Some REST APIs are also exposed to the web UI or mobile apps. This is handled through an API gateway to avoid direct communication with the backend services. The API gateway is in charge of load balancing, access control, caching, API metering and monitoring. If you use the Netflix stack, for example, you would select the open-source tool Zuul for this task.

Observing the axis of the scale cube in the above figure (taken from the book “The Art of Scalability”), you will quickly note that micro services can be mapped to the cube’s y-axis, that is, functional decomposition. The x-axis contains all mechanisms for horizontal duplication or replication. Running multiple identical instances of one application behind a load balancer, for example, can be assigned to this class. Setting up a Mysql-master-slave cluster and replicating the slave nodes also qualifies. All mechanisms for data partitioning, however, correspond to the z-axis of the cube. This could be a method, for example, where an attribute of the request is used to determine the corresponding server of execution – what I call “parameter-based sharding.” For ConnectedVAN, for example, we could connect two brands to our fleet management solution: Audi and Volkswagen. In order to achieve this kind of parameter-based sharding all Volkswagen cars, for instance, could be routed to Volkswagen’s data centers, whereas Audi cars are directed to the Audi data centers. Thereby, we could distribute the load.

A good application usually makes use of all three types of scaling. Y-axis scaling, that is the functional decomposition, splits an application into micro services as described in the above figure. The Online Log Book, for example, could be scaled up by utilizing x-axis scaling. Several instances of the Online Log Book run in their own Docker container. This enables high availability. A load balancer upfront can be used to distribute the requests across all instances. Furthermore, the load balancer could be used for performance tuning by caching requests or for orchestration tasks such as access control, API metering or monitoring.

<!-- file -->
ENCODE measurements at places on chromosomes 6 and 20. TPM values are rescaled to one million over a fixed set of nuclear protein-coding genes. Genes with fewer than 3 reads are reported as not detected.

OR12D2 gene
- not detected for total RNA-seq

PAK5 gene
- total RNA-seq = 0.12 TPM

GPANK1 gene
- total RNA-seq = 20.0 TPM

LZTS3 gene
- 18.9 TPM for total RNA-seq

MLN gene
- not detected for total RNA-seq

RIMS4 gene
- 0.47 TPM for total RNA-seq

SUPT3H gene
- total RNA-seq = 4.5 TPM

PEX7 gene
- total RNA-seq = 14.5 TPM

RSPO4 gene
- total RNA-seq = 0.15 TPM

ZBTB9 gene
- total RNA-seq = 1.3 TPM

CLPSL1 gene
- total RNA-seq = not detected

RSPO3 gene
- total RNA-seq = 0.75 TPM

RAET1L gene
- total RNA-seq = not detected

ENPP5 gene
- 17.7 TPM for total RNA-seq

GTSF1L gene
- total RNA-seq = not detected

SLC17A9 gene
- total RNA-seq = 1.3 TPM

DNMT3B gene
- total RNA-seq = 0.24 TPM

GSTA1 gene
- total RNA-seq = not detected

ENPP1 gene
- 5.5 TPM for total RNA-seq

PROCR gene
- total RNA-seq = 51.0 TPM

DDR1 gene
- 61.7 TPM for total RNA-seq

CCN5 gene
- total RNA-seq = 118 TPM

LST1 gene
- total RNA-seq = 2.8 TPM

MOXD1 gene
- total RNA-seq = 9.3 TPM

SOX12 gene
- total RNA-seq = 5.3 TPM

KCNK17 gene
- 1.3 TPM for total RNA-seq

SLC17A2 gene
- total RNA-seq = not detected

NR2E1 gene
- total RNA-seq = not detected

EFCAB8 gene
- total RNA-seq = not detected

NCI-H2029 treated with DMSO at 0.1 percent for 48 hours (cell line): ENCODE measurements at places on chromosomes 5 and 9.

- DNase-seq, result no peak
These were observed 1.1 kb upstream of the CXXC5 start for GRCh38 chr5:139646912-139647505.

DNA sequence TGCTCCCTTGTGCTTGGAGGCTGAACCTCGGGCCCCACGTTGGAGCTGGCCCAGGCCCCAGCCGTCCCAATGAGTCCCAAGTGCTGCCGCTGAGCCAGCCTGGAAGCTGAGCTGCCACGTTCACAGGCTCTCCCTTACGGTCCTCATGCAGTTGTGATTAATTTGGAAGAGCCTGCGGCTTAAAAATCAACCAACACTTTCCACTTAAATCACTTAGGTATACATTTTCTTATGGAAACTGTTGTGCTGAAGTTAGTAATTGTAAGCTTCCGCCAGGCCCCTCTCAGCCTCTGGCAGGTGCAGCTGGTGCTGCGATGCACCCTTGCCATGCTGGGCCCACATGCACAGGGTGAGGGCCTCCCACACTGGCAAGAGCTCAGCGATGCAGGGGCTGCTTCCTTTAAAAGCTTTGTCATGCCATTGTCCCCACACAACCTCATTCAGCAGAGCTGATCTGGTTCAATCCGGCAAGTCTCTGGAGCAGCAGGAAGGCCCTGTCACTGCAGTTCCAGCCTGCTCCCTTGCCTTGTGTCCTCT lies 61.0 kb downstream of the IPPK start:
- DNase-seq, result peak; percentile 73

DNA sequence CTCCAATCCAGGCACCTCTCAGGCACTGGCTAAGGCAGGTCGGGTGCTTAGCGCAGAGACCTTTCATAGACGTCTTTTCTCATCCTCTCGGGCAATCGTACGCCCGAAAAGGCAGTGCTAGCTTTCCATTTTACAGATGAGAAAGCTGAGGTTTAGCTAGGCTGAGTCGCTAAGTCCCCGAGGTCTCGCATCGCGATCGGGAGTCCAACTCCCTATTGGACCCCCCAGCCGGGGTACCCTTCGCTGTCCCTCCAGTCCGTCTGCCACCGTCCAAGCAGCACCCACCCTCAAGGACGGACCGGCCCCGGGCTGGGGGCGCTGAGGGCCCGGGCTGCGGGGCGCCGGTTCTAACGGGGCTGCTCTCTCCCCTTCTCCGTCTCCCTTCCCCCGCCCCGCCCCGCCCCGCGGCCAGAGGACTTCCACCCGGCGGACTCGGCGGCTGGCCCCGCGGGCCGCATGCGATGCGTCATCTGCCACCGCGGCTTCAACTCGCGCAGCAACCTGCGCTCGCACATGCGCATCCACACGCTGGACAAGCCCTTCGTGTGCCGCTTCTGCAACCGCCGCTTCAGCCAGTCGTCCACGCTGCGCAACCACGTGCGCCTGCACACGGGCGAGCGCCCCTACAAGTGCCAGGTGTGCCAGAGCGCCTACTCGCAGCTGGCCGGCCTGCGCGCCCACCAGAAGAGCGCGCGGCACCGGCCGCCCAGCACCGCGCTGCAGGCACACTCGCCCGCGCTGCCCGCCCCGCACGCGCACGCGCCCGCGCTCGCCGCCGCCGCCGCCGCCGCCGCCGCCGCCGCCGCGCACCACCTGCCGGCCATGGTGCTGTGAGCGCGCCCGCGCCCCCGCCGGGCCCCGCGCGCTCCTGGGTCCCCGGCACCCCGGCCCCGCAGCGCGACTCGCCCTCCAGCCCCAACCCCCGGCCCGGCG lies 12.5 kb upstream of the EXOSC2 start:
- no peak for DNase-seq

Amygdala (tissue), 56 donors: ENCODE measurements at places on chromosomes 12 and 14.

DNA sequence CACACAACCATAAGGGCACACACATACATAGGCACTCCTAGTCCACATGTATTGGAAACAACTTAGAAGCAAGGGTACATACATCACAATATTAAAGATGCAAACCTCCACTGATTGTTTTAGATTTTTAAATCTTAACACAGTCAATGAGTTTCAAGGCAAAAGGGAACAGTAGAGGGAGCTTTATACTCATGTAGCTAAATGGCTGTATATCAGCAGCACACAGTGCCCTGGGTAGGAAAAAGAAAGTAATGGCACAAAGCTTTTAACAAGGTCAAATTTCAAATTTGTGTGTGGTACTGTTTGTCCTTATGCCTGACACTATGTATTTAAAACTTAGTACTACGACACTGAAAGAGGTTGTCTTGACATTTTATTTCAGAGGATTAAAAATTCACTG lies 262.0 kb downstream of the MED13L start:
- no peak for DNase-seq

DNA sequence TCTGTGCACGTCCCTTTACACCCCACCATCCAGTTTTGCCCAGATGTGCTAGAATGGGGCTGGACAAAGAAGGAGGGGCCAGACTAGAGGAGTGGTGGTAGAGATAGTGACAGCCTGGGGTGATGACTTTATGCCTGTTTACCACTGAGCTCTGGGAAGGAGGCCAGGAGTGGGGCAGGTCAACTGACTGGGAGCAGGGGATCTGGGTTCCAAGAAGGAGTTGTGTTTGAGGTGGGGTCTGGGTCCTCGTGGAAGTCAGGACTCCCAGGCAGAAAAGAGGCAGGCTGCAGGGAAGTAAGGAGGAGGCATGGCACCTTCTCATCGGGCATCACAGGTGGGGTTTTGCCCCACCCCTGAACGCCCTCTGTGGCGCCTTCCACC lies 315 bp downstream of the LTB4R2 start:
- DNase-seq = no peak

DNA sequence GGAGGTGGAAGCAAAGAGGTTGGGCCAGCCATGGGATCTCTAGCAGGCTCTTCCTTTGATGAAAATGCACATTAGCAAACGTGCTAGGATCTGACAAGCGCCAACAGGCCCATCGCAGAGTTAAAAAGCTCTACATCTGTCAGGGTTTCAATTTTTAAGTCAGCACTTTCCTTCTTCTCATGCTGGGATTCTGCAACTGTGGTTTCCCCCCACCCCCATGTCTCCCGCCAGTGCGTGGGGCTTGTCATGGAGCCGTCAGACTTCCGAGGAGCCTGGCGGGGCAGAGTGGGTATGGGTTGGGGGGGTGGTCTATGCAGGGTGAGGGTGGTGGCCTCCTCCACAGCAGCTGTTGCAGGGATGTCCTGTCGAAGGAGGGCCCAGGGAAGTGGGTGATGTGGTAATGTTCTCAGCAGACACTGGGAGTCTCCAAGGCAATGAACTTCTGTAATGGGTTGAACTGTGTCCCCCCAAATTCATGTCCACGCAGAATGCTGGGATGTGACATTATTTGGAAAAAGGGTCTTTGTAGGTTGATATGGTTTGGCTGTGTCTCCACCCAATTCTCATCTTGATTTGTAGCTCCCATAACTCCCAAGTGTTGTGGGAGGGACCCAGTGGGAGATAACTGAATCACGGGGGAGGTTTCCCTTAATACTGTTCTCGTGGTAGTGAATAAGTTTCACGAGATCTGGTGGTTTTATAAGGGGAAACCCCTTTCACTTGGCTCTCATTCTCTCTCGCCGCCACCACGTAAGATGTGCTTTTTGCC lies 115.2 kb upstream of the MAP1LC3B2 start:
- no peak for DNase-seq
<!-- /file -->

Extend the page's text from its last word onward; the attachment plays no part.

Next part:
To leverage the full potential of the micro service architecture pattern, all micro services should have their own database. This database must suit the needs of the corresponding micro services. The Online Log Book, for example, uses a Cassandra database to allow for quick and flexible filtering of all data. The trip management is based on a Mongo database, since replication is an important requirement as well as the support of geo-queries. The user management uses a traditional relational Mysql database, since consistency and transactions are the most important requirements for this micro service.

Finally, I’ll discuss what is meant by the developer image – the small elephant. When developers start with the refactoring of their application, they may begin splitting the application into pieces and define interfaces. This is when you cut your elephant into pieces, i.e., exactly what you should avoid. At a huge company like Volkswagen, these pieces (typically the backend or frontend of a web application) are tied to suppliers. The suppliers must cooperatively define the interfaces allowing pieces to communicate. Defining such interfaces is where you lose most time. It’s far better to completely avoid splitting your application into such technical pieces. You should rather split it into customer-centric services. Such a service is the “online log book.” Since such a service uses all kinds of technical components (like the frontend user interface or the backend access to user data) you need a fully integrated developer image in order to allow such service teams to implement a new function over the entire stack. Your goal should always be to deliver a small elephant. How you implement and deliver such a developer image to your engineers depends on you. We did this, for example, by using the technology Docker Compose, a tool for defining and running multi-container Docker applications locally. This was quite practical since we wanted to use Docker as our core component for wrapping the micro services.